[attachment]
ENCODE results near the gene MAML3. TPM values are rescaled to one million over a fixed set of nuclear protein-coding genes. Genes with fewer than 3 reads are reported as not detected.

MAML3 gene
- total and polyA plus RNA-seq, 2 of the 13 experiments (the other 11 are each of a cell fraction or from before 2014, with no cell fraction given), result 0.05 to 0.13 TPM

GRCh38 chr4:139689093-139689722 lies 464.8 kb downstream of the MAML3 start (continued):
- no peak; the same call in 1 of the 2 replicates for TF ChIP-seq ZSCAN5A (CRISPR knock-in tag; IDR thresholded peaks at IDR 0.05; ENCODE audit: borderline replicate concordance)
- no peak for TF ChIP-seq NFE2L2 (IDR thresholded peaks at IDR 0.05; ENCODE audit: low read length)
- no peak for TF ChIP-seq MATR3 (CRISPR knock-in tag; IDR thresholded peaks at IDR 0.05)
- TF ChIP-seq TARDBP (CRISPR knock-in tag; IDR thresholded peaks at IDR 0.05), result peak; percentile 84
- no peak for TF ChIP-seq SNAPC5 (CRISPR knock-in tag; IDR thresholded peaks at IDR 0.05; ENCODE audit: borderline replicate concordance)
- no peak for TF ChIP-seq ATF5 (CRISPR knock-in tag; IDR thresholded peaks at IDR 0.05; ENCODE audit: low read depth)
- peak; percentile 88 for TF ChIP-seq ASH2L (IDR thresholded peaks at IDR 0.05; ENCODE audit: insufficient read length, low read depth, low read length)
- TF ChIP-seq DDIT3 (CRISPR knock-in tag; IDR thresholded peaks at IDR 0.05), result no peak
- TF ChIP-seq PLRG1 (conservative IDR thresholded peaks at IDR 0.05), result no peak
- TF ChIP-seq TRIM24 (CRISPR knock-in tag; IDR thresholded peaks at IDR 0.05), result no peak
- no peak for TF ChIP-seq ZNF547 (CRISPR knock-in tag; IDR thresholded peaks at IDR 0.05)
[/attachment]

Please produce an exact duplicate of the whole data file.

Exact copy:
ENCODE results near the gene MAML3. TPM values are rescaled to one million over a fixed set of nuclear protein-coding genes. Genes with fewer than 3 reads are reported as not detected.

MAML3 gene
- total and polyA plus RNA-seq, 2 of the 13 experiments (the other 11 are each of a cell fraction or from before 2014, with no cell fraction given), result 0.05 to 0.13 TPM

GRCh38 chr4:139689093-139689722 lies 464.8 kb downstream of the MAML3 start (continued):
- no peak; the same call in 1 of the 2 replicates for TF ChIP-seq ZSCAN5A (CRISPR knock-in tag; IDR thresholded peaks at IDR 0.05; ENCODE audit: borderline replicate concordance)
- no peak for TF ChIP-seq NFE2L2 (IDR thresholded peaks at IDR 0.05; ENCODE audit: low read length)
- no peak for TF ChIP-seq MATR3 (CRISPR knock-in tag; IDR thresholded peaks at IDR 0.05)
- TF ChIP-seq TARDBP (CRISPR knock-in tag; IDR thresholded peaks at IDR 0.05), result peak; percentile 84
- no peak for TF ChIP-seq SNAPC5 (CRISPR knock-in tag; IDR thresholded peaks at IDR 0.05; ENCODE audit: borderline replicate concordance)
- no peak for TF ChIP-seq ATF5 (CRISPR knock-in tag; IDR thresholded peaks at IDR 0.05; ENCODE audit: low read depth)
- peak; percentile 88 for TF ChIP-seq ASH2L (IDR thresholded peaks at IDR 0.05; ENCODE audit: insufficient read length, low read depth, low read length)
- TF ChIP-seq DDIT3 (CRISPR knock-in tag; IDR thresholded peaks at IDR 0.05), result no peak
- TF ChIP-seq PLRG1 (conservative IDR thresholded peaks at IDR 0.05), result no peak
- TF ChIP-seq TRIM24 (CRISPR knock-in tag; IDR thresholded peaks at IDR 0.05), result no peak
- no peak for TF ChIP-seq ZNF547 (CRISPR knock-in tag; IDR thresholded peaks at IDR 0.05)